Many residents have been following the city’s pursuit of a Certificate of Public Convenience and Necessity (“COPCN”) for quite some time. I have always been a strong believer in the concept of a state legislative solution to protect and enhance municipal home rule while changing the conversation between the city and county that had by all accounts reached an impasse.

A state legislative solution would grant the city of Marco Island an exemption from the requirement of obtaining a COPCN from Collier County in order to provide emergency transport services. This had never been attempted before by prior city councils, but over the last couple months there have been some exciting developments.

In October of 2017, the city attorney and I began work on a draft bill for the state legislature that would apply to the city of Marco Island (a “local bill”). The draft was supported by our local legislative delegation (Rep. Bob Rommel, Rep. Byron Donalds and Sen. Kathleen Passidomo). The language of the local bill was subsequently finalized and included requirements that the city apply to the county for a COPCN and conduct a third party financial analysis of the costs, both of which have been completed. The city must also hold a referendum in August 2018 for our citizens to weigh in. The City Council voted 7-0 in December of 2017 supporting a binding referendum.

The language of a referendum needs to meet certain requirements under Florida law. I have been working on a draft with our city attorney and over the past few council meetings we have engaged in collaborative discussions, inviting input, commentary, and concerns from the public and all Councilors to finalize a referendum as a collective representative body. It has been an exciting and worthwhile project as all suggestions have been considered. I expect that we will have a final draft submitted to our Collier County Supervisor of Elections in early spring with the ballot-ready well in advance of the June 2018 deadline.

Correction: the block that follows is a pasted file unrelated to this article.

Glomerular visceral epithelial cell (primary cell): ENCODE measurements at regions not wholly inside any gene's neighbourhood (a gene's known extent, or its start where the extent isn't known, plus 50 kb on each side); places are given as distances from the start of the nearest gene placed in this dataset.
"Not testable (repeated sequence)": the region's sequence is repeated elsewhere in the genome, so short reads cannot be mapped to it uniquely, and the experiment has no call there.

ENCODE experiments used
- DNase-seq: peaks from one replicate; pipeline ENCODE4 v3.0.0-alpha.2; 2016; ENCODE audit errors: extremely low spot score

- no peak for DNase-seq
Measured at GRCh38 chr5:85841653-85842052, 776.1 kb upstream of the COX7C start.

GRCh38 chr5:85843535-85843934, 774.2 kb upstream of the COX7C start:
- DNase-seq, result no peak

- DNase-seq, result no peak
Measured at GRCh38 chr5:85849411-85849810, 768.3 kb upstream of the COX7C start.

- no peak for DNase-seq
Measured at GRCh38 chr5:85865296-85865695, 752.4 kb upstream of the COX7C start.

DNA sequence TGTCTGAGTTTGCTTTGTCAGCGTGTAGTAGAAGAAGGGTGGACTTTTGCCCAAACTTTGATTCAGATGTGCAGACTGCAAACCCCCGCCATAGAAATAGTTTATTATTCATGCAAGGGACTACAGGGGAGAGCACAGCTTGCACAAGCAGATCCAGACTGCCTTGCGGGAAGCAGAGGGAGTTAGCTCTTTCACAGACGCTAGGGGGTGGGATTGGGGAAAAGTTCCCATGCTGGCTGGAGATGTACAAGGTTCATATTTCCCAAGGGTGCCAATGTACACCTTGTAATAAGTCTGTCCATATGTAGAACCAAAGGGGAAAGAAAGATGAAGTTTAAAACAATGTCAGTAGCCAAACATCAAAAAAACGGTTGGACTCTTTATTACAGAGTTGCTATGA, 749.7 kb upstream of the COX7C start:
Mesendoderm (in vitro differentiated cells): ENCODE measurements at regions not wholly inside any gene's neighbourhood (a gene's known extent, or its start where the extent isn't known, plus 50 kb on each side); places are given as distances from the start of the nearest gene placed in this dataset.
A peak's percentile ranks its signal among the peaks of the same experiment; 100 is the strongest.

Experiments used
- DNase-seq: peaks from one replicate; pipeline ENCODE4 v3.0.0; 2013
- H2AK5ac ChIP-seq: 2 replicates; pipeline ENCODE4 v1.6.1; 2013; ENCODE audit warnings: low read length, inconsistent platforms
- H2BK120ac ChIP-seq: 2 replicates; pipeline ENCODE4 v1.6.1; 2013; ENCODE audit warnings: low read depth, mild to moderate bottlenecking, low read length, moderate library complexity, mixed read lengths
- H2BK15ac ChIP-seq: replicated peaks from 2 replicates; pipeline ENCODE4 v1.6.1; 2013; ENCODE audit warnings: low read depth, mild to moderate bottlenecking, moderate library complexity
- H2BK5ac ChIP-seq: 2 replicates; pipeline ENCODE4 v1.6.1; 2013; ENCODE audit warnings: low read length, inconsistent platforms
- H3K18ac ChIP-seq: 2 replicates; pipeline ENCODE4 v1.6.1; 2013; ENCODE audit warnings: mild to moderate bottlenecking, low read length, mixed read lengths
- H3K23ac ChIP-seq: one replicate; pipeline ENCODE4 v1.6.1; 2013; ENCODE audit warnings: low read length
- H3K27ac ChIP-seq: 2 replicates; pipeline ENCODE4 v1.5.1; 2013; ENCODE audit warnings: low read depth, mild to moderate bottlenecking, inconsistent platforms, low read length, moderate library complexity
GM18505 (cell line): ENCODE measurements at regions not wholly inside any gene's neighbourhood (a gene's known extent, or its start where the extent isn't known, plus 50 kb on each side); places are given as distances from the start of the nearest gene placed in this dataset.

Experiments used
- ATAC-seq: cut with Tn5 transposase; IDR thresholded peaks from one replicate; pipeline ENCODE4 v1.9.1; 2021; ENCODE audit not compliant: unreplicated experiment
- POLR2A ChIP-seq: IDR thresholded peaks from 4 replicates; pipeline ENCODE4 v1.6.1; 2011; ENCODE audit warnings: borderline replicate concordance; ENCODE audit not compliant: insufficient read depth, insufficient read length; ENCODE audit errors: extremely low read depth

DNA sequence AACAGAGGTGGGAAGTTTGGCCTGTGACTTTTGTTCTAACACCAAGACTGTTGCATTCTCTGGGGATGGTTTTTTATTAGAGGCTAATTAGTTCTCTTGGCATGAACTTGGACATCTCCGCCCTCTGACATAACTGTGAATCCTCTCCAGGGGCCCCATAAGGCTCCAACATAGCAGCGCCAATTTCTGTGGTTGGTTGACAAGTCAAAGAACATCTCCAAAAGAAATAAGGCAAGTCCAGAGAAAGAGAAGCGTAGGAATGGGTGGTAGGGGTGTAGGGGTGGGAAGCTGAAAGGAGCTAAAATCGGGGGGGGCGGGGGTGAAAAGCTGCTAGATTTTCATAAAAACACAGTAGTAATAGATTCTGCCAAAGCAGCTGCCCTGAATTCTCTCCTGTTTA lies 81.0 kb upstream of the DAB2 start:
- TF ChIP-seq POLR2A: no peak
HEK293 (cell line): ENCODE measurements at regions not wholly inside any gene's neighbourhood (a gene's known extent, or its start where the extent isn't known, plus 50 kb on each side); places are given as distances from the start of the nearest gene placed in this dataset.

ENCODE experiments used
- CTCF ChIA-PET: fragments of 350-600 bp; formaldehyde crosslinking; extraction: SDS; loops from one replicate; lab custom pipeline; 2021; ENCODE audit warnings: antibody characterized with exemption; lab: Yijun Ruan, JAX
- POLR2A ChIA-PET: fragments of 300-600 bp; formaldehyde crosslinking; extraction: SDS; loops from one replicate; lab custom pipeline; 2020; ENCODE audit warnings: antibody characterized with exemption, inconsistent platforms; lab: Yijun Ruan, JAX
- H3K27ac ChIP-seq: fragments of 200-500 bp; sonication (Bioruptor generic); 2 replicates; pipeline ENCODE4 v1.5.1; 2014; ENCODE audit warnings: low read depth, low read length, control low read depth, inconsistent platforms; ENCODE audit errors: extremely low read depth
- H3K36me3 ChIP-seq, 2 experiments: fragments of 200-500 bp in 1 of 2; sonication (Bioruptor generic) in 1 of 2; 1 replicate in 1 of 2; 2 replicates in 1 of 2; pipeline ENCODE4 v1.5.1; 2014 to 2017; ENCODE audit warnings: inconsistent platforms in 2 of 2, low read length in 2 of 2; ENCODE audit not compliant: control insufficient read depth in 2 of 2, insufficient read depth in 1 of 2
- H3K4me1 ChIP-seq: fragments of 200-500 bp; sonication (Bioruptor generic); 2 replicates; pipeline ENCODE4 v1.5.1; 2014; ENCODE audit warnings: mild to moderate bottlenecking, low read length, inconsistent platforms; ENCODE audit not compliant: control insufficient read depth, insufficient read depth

Since October, I have been working closely with our House District Representative Bob Rommel, who has been a tremendous ally for our City. Rep. Rommel filed our bill in January and navigated it successfully through its three assigned committees (Local, Federal, & Veterans Affairs subcommittee, Health & Human Services, and Government Accountability) by votes of 12-0, 15-1, and 22-0 respectively. It was then referred to the full House in March, passing 112-1. On March 8, it was then heard by the Senate, passing 38-0. The bill’s next destination is the desk of Governor Rick Scott who will have 15 days from receipt of the bill to affix his signature.

It should also be noted that our City Council strategy also includes continuing positive discussions with our county through the standard COPCN application process as well as negotiations on increased ambulance service within the current system. By moving forward with a successful state legislative strategy it has created an opportunity for more reflection and discussion between our two governmental bodies, which is encouraging.

Our City Council has set a new standard through unchartered territory that favors bold action with a steadfast dedication to the needs of our citizens. Ultimately, the choice will be theirs to make via referendum in August. This right of self-determination is why I have championed this push. It is the heart of both self and local governance. The process is not yet complete, but today our City is close to achieving something that has never been accomplished before.

If you’d like to discuss this or any other issue further, please contact me at or 239-315-2089.




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